Cognitive impairment not only affects the quality of life of the elderly themselves, but also increases the burden on family and society. Therefore, it is of great practical significance to protect the cognitive functioning of elderly migrants during this wave of urbanization and aging. From this perspective, we can bring more attention to the cognitive health of elderly migrants, so as to promote healthy and active aging.
 
 
Worrisome status quo
To achieve the aforementioned goal, we’ve conducted a survey with elderly migrants in various communities in Shenzhen City. The respondents, all from different provinces and cities, followed their children to live in Shenzhen in order to take care of their children and grandchildren. 
 
A total of 436 people were surveyed, 171 males and 265 females. In terms of educational background, 152 of the total graduated from primary school, 187 middle school or secondary school, and 97 attended high school or higher education. The survey required the elderly to comprehend and complete the questionnaire independently, so the respondents did not include illiterate elderly.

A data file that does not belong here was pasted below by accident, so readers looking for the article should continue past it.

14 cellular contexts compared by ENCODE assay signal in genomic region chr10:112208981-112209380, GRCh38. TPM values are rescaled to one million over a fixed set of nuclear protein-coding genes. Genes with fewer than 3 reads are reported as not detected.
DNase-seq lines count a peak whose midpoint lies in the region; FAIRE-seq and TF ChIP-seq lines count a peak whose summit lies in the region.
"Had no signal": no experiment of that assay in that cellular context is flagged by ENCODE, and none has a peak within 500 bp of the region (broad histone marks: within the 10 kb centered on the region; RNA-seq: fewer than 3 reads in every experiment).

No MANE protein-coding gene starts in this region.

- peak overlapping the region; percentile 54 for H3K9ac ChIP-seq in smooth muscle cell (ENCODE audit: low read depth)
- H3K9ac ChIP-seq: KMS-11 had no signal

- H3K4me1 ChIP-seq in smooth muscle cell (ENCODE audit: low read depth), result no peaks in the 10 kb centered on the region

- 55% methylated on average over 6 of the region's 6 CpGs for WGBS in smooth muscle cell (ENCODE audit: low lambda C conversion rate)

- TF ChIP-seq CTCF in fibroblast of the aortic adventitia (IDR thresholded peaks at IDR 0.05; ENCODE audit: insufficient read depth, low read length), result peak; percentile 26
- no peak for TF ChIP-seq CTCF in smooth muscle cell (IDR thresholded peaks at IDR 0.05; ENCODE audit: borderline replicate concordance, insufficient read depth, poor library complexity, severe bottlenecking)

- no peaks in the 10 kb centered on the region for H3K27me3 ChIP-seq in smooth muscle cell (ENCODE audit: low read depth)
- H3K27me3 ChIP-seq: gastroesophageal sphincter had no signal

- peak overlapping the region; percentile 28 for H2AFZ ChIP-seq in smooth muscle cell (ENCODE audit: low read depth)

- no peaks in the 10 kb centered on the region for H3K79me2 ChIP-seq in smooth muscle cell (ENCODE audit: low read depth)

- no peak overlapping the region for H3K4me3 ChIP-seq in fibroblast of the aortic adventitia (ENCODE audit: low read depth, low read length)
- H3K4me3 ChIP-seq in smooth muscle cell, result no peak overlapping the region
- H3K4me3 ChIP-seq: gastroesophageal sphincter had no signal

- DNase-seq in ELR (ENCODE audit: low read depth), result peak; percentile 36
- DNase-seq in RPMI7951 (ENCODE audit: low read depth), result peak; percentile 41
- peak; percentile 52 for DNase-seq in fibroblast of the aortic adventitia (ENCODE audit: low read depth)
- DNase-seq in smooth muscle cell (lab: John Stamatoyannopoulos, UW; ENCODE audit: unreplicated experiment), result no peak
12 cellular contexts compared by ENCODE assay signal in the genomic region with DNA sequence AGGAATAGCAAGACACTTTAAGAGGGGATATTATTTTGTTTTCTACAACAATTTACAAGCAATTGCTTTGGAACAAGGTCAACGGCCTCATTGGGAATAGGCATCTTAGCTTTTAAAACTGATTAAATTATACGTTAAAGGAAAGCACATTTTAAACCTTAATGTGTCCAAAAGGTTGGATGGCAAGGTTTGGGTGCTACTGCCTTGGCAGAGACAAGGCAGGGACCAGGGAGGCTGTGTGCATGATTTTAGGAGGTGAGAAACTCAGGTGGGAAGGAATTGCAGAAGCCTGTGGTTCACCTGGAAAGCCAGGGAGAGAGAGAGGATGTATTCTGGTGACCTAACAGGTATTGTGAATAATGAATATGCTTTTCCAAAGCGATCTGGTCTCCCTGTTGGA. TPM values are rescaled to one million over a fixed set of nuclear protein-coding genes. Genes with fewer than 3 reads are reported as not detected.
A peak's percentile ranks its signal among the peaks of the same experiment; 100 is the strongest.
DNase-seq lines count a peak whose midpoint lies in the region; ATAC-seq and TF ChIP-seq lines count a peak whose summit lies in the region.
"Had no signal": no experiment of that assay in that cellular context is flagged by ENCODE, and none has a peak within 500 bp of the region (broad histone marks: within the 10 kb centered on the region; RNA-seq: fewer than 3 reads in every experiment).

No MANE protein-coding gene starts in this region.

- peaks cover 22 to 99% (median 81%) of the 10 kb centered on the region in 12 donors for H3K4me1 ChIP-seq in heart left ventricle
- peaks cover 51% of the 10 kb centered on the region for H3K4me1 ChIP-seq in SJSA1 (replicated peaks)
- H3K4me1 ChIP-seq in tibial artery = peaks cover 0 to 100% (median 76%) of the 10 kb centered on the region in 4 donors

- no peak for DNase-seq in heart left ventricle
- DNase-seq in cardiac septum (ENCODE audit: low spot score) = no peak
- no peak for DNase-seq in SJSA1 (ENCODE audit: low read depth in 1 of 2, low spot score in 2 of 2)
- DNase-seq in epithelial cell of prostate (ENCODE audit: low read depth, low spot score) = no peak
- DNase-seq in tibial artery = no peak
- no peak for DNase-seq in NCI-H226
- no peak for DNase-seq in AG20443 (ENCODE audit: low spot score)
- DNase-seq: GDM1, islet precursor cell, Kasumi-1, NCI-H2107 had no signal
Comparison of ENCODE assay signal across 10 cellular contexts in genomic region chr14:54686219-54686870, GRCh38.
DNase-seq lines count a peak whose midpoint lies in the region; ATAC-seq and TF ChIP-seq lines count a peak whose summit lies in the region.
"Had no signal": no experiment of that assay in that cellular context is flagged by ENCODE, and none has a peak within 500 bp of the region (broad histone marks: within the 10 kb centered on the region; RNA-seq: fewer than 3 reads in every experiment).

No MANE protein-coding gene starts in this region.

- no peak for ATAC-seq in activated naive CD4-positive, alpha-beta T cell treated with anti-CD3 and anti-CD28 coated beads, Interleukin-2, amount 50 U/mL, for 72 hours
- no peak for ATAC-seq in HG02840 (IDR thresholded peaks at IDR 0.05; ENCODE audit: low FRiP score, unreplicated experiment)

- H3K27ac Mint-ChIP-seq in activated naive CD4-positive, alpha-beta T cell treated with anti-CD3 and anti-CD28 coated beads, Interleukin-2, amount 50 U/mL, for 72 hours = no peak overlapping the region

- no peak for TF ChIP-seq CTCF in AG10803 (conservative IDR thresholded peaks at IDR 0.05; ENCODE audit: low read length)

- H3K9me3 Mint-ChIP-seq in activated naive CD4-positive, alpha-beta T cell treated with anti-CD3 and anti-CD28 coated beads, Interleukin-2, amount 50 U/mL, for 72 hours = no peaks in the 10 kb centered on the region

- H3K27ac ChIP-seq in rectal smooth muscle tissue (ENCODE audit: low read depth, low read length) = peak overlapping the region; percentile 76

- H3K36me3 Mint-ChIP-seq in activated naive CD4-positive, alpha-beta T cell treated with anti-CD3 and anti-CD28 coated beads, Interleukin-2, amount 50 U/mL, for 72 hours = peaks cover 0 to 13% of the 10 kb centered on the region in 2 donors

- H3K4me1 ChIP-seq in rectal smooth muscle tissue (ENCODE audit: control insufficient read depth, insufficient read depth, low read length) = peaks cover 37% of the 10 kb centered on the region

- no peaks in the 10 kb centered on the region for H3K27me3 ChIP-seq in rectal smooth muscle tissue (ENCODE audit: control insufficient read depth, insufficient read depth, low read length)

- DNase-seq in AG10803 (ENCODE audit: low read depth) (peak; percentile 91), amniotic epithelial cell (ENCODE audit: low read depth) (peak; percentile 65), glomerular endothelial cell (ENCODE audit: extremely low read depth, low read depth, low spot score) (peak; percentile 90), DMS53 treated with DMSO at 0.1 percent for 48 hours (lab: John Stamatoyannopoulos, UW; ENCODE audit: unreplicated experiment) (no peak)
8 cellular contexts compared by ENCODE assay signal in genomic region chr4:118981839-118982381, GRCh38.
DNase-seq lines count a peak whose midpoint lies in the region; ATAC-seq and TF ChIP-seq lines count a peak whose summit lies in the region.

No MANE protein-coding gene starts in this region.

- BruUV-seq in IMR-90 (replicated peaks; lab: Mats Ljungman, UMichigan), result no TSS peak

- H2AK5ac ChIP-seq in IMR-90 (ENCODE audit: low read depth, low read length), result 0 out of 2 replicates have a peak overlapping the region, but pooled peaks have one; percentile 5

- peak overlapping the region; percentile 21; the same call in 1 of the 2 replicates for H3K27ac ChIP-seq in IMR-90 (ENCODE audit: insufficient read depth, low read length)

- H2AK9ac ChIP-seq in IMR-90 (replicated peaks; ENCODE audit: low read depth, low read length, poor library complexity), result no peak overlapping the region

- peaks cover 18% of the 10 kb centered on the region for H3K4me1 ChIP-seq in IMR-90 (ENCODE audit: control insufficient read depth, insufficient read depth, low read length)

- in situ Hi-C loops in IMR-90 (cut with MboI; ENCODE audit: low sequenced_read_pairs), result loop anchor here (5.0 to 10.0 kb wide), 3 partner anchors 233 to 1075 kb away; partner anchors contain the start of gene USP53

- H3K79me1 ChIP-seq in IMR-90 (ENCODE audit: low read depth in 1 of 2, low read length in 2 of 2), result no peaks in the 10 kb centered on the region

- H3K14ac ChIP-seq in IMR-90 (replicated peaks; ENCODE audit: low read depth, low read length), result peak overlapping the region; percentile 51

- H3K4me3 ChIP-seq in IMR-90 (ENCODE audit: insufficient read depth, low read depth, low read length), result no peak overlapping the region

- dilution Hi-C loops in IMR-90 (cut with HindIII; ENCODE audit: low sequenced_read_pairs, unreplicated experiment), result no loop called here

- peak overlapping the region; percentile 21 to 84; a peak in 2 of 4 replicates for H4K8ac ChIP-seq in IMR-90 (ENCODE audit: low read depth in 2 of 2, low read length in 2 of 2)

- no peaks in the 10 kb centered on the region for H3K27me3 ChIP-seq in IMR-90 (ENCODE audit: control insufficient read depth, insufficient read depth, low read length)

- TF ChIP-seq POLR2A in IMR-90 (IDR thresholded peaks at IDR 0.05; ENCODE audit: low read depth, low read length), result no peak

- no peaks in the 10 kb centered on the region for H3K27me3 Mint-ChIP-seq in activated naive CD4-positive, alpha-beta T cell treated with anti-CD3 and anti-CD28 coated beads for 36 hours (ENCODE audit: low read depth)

We applied the Mini-Mental State Examination (MMSE) to measure the cognitive function of elderly migrants. The method has been widely recognized and applied at home and abroad, and the following seven aspects were investigated: time orientation, place orientation, instant recall, attention and calculation, delayed recall, language, and visuospatial ability. There were 30 questions in the scale, with each correct answer scoring 1 point, while the wrong answer or “I don’t know” scored 0 point. The total score ranged from 0 to 30 points. 
 
According to the recommendation published by the Shanghai Mental Health Center in 1990, cognitive impairment is defined by different criteria for the elderly with different education levels: ≤20 points for primary school and ≤24 points for middle school and above. 
 
After the initial MMSE screening, the results were as follows: 35 of the 152 elderly migrants with only primary school education were cognitively impaired, and 86 of the 284 elderly migrants with secondary school education or above were cognitively impaired. Among the 436 surveyed, 121 of them were cognitively impaired, with a cognitively impaired rate of 27%, far higher than 10.12%—the average rate of cognitive impairment among Chinese elderly over 60 as determined in research carried out by Chinese scholar Deng Qian in 2013.